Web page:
The project which initiated the Greylands
series of works on contentious pieces of land, is called
KIT Homes. Commissioned by Epilogue (Mike Stanley)
in 1997, the context of the show involves the demolishing
of a working class community symbol of ‘The Saints
Fisher and More School’. The construction of the school
in Widnes, UK in 1952 had been paid for over many years
by the local community who gave a shilling a week out of
their paypackets to subsidize the building. In 1997 a housing
developer, through fair means or foul, persuades local government
that it would be in the community’s best interest
to have the school demolished to make way for a more middle-class
housing estate of 3 bedroom houses.
KIT along with 7 other artists is invited
to construct an installation within the school building.
There are no limits as to what can be done structurally
as long as it’s safe for the public to view the work.
The lack of opportunity for the surrounding community to
ask local government questions or maybe more pertinently
to get honest answers is a major incentive in the development
of KIT Homes.
For a 3-month period before the exhibition,
KIT work with 10 children who attend the school. A simple
question is asked of them. “What would your dream
house look like if you were given the chance to build on
the land left vacant after the school has been knocked down?”
The children were asked to think about it for a couple of
weeks after which time they worked on developing architectural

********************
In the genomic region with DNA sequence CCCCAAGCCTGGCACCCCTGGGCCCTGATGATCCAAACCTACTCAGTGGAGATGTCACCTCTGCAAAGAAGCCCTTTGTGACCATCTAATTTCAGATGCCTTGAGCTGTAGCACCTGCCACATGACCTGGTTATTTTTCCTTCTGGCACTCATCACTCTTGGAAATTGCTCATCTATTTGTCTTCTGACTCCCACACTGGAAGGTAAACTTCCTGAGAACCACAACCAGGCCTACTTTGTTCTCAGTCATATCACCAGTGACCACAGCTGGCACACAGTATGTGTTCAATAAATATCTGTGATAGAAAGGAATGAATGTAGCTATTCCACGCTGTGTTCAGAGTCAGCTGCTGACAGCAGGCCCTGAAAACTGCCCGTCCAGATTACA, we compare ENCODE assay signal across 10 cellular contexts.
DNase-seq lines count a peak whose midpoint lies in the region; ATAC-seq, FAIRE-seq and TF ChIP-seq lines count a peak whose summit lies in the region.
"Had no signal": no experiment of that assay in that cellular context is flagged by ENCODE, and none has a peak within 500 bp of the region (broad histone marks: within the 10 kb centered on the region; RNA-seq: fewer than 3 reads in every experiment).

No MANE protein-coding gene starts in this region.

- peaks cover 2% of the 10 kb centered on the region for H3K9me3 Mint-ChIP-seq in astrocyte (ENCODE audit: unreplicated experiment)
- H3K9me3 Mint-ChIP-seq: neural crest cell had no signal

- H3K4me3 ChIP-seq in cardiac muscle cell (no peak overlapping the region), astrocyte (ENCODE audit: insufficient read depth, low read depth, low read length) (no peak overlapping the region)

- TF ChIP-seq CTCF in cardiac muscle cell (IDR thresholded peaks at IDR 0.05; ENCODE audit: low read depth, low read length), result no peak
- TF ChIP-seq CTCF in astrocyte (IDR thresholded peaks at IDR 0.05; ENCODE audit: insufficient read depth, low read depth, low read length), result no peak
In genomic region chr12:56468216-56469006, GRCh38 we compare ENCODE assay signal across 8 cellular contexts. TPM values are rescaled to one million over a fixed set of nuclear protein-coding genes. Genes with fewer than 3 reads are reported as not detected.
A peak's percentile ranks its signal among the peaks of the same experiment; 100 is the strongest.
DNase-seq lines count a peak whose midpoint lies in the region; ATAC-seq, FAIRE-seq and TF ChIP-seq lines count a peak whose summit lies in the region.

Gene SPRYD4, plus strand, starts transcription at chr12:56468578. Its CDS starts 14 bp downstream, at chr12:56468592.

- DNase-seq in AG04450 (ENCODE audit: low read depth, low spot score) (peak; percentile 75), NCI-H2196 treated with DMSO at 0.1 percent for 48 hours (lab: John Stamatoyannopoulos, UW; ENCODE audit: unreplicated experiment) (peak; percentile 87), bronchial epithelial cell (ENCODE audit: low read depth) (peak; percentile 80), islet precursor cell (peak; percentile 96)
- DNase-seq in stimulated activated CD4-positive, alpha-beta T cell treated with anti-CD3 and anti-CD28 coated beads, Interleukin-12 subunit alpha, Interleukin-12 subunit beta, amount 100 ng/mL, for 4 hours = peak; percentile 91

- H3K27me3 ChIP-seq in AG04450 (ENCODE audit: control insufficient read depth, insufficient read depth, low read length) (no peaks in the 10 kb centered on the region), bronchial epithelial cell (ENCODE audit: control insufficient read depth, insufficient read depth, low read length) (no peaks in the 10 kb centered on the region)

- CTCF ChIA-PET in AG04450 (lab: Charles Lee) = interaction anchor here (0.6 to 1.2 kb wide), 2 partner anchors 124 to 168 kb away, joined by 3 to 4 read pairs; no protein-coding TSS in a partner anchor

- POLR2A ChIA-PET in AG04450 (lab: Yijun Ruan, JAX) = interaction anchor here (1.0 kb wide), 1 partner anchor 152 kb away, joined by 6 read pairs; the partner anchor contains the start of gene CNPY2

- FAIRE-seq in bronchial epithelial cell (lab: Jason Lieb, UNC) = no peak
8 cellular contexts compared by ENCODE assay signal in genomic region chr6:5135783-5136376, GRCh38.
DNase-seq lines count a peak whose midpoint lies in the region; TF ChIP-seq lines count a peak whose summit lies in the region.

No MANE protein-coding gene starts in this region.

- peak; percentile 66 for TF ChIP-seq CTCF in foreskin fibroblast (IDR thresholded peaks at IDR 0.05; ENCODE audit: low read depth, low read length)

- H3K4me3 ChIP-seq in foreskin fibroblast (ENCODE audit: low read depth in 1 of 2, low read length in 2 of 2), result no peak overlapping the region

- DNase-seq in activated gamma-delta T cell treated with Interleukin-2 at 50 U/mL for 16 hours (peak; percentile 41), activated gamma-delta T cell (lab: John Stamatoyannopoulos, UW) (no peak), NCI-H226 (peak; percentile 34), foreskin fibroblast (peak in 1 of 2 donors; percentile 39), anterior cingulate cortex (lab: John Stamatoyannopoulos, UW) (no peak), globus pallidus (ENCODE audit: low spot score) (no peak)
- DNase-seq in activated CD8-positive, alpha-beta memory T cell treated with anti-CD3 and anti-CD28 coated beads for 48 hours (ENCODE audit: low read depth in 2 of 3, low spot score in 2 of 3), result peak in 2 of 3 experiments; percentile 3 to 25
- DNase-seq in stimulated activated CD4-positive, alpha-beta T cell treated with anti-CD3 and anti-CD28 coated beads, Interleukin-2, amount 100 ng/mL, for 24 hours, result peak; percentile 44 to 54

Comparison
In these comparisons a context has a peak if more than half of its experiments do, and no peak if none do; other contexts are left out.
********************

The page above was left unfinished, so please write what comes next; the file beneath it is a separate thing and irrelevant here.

blueprints for their projected houses. The designs are handed
to KIT and the process of marking the plans out real size
on the football pitches around the school begin.
Using a football pitch marker, which has a
chalk and lime mixture in it, KIT spend a 3-week period,
between bouts of rain and sitting in cars waiting for it
to stop, marking out the plans. A 3–inch line mimics
the lines that should have been on the grass had the process
not been stopped months before because of the imminent demolition
of the school. Since football, along with any other sports,
is about the attack and defense of space, the school playing
fields are selected as the place to mark the plans out.
The lines demarcating the territory of the pitch are used
as the language reflecting the relative attack by the housing
developer on the community’s symbol – the school.
A small classroom on the second floor of the
school is refurbished to look like a working office. A table
with a computer and a phone has a secretary working behind
it, giving visitors information about the project. Aerial
photographs of the playing fields with the architectural
plans marked on them are taken from a small plane. They
are then printed as 24x36 inch colour photographs and adorn
the walls of the office. Booklets explaining the process
and rationale behind the work are made available. For each
housing plan a one-sheet press release is produced, giving
the name of the designer, house size and layout, incentives
and interests behind each design.
After visits to the encroaching housing developer’s
showroom / office nearby, many strategies are borrowed and
applied. Within the estate to be built, there are 10 different
types of house one can buy. Each house is named after an
English literary figure such as ‘Dickens’. For
the marked up KIT Homes estate, the naming strategy
is mimicked and each house is named after an international
football stadium to re-reference the context of the football
fields. Postcards of the aerial photographs are produced
and handed around the community in Widnes. When they are
older, the children who participated can say, “I remember
this when it was all fields”, and postcard in hand,
they will have a documented version of what would have been
built on those fields, had they been given a chance to determine
the future of the landscape around them.
exhibits at the following site –
1997 The Saints Fisher and
More School / Epilogue (Widnes, England)